More than a decade after 9/11, the “FirstView” section online in Psychological Medicine published results of a study in which the association between two signature health problems amongst WTC first responders was examined, namely respiratory illness and post-traumatic stress disorder (PTSD).

The study was led by Benjamin J. Luft, M.D., an Edmund D. Pellegrino Professor of Medicine, and Medical Director of Stony Brook’s World Trade Center Health Program together with Evelyn Bromet, Ph.D., Distinguished Professor at the Departments of Psychiatry and Behavioral Science, and Preventive Medicine at Stony Brook University School of Medicine and their team.

Thousands of rescue and recovery workers who worked in the area surrounding the World Trade Center in the wake of the terrorist attacks were simultaneously exposed to extreme mental trauma coupled with an extraordinary environmental disaster. This combination of horrendous physical hazards in terms of exposure to the combustion of jet fuel and smoldering debris fire, the emotional trauma of witnessing events of heavy death tolls and massive destruction has caused two persistent health problems, i.e. respiratory illness and PTSD, amongst those involved in the rescue and recovery mission.

Dr. Luft explains:

“This study illustrates the integral relationship between mental health and physical diseases that WTC responders suffer. The analysis not only shows that relationship but also connects PTSD as a possible co-factor in responders’ diseases, which reinforces our view at Stony Brook’s WTC Health Program that the illnesses suffered by 9/11 responders are a compilation of problems that often present as an entire syndrome of diseases and conditions.”

For their study, titled “Exposure, Probable PTSD and Lower Respiratory Illness Among World Trade Center Rescue, Recovery and Clean-Up Workers,” Dr. Luft and his team at Stony Brook and other WTC clinics examined 8,508 traditional responders and 12,333 non-traditional responders between July 16, 2002, and September 11, 2008. Primary responders consisted primarily of police offers, whilst non-traditional responders included maintenance and transportation workers. The examinations were conducted at WTC Health Program clinics, a network in the New York Metro area established by the National Institute for Occupational Safety and Health (NIOSH).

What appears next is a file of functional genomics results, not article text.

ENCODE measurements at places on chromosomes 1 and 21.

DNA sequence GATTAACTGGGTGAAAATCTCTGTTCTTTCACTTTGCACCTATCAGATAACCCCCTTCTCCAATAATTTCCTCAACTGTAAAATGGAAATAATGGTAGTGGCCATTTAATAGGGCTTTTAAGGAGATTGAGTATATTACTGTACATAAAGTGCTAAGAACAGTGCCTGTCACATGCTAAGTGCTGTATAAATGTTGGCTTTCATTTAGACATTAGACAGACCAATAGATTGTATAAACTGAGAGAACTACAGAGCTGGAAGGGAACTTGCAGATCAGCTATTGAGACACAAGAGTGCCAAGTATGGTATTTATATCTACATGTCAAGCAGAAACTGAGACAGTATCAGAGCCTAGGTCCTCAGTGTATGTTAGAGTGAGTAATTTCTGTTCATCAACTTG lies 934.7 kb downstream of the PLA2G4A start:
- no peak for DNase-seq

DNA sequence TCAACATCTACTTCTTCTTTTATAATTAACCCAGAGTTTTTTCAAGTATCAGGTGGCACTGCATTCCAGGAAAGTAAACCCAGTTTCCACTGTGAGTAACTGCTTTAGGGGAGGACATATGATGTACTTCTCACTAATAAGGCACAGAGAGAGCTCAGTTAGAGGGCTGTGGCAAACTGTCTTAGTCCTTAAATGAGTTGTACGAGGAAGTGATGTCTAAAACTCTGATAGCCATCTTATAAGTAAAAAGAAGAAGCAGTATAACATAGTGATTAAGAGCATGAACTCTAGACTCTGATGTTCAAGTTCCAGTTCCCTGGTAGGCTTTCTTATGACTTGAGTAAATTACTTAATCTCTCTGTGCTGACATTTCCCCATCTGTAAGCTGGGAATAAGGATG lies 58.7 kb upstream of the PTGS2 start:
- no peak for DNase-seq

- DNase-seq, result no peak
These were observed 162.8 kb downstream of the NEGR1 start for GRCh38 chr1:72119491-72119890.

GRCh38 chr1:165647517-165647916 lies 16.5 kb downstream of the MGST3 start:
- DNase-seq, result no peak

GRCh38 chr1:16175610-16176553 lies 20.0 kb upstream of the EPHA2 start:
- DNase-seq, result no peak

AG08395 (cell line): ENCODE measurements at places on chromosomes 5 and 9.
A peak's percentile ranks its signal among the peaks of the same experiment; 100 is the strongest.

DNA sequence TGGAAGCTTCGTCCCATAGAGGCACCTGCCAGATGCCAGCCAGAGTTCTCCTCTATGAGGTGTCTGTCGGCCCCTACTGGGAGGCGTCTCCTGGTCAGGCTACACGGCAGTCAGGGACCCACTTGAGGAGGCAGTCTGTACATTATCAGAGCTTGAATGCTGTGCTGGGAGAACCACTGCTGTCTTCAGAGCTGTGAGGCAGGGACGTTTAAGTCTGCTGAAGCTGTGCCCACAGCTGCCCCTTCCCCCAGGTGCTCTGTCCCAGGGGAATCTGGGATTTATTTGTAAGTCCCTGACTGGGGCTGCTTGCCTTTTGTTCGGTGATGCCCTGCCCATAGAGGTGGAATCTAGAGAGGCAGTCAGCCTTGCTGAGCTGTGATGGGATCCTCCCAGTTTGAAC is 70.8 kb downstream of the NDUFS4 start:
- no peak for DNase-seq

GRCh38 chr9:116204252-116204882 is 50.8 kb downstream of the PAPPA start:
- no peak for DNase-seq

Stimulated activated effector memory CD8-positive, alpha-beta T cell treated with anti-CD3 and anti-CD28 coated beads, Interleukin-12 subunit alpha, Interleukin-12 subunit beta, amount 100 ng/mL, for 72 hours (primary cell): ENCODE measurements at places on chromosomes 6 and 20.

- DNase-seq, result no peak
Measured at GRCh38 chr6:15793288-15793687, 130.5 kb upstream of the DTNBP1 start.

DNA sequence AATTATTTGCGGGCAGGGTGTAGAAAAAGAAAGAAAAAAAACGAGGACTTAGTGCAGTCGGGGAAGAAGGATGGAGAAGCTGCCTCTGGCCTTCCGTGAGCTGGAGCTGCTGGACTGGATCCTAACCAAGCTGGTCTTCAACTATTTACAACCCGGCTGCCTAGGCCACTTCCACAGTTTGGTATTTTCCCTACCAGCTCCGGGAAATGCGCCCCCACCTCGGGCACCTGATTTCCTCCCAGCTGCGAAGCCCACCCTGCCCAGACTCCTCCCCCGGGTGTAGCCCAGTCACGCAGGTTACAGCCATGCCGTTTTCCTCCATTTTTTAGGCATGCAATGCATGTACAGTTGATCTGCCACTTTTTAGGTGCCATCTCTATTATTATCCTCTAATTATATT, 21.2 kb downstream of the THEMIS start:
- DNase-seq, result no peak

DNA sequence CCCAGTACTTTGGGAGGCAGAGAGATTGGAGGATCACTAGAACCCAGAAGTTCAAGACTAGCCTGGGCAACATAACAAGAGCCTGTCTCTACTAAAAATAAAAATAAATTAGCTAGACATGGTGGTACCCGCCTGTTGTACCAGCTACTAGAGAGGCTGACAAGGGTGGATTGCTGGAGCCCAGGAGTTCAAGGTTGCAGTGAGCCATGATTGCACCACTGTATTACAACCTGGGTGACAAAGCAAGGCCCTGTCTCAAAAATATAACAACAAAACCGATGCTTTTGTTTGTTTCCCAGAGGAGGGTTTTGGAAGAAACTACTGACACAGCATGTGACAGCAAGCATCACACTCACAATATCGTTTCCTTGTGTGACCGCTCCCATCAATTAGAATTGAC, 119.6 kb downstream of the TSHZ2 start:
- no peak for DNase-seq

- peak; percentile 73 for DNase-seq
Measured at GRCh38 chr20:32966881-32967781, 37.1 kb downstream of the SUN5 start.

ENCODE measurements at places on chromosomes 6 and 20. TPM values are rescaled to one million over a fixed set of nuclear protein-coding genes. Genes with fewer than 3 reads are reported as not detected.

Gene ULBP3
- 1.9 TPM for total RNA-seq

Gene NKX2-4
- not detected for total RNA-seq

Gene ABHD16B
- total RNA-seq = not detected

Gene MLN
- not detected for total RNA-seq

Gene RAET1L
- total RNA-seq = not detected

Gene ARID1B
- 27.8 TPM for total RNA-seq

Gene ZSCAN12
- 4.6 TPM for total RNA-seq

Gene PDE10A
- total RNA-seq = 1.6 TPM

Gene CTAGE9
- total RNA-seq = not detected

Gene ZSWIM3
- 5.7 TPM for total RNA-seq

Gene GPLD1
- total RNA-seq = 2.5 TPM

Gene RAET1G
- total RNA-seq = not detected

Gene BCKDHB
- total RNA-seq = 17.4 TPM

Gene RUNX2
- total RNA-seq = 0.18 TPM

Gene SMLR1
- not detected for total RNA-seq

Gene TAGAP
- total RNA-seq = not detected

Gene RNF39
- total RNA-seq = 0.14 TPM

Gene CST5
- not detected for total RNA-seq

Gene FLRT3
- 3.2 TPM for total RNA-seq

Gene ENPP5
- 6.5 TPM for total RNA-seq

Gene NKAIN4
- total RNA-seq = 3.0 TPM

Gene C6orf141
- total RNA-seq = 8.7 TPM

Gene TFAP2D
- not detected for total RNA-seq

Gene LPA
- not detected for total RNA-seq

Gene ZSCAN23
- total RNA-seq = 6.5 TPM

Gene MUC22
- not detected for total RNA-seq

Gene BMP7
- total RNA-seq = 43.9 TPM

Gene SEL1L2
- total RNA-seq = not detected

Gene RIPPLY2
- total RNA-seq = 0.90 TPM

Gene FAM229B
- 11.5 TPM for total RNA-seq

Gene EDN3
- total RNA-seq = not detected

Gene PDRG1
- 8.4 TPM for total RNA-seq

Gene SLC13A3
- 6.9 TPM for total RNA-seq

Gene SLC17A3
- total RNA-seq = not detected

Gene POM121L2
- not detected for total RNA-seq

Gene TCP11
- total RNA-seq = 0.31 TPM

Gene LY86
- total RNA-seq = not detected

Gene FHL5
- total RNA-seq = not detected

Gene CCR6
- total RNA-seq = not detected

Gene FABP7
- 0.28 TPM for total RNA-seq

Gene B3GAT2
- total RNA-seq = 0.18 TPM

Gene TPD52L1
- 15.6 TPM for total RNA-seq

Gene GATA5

The researchers investigated linked patterns between WTC exposures, WTC-related PTSD, health risk factors like obesity and smoking, as well as respiratory symptoms diagnosed by physicians that occurred after 9/11 and still existed at examination, together with abnormal pulmonary functioning measured by low forced vital capacity.

They discovered an extraordinary association between respiratory symptoms and PTSD, together with evidence that PTSD could potentially play a resolving role in the relationship between exposure and symptoms.

The findings revealed that the probable PTSD rate amongst traditional responders was lower, i.e. 5.9% compared with 23% of non-traditional responders, and that less (22.5%) traditional responders suffered from respiratory symptoms compared with 28.4% of non-traditional responders although pulmonary function test results proved similar in both groups.

After performing statistical analyses, the researchers established that PTSD and respiratory symptoms were moderately linked. The analysis also demonstrated that in both groups, PTSD was likely to mediate the connection between WTC exposure and respiratory symptoms.

Dr. Bromet, a world-famous expert in psychiatric epidemiology and disaster research commented:

“The results are indicative that PTSD appears to have a major and complex role in relation to respiratory illnesses in this patient population. Our findings mirror research results found in several veterans’ populations and in patients in primary care settings around the world.

Mental and physical health are integrally linked. It is not always obvious which one is the driver, but in the end, what matters is that both mental and physical health are recognized and treated with equal care and respect.”

According to Dr. Bromet and Dr. Luft, the findings highlight the need for screening WTC responders for mental health, saying it is just as vital as screening the responders for respiratory symptoms. They also believe that preventative interventions should also be made available for non-traditional responders, who volunteer to work in disaster-related activities, given that the study revealed that non-traditional WTC responders reported substantially higher rates of probable PTSD compared to traditional responders. The study’s results also highlight the need for scientists to recognize PTSD’s role and its subsequent risk for long-term disability in WTC responders.

According to Dr. Luft, further research and long-term data are necessary to clarify the association between PTSD and respiratory symptoms in WTC responders as well as for measuring the impact this association has on the extent of disability in WTC responders.

He concludes:

“The results are a first step in nailing down the exact relationship between PTSD and respiratory illness. We need to continue to study the relationship and its implications to help us to better treat responders who suffer from multiple mental and physical conditions.”

Written by Petra Rattue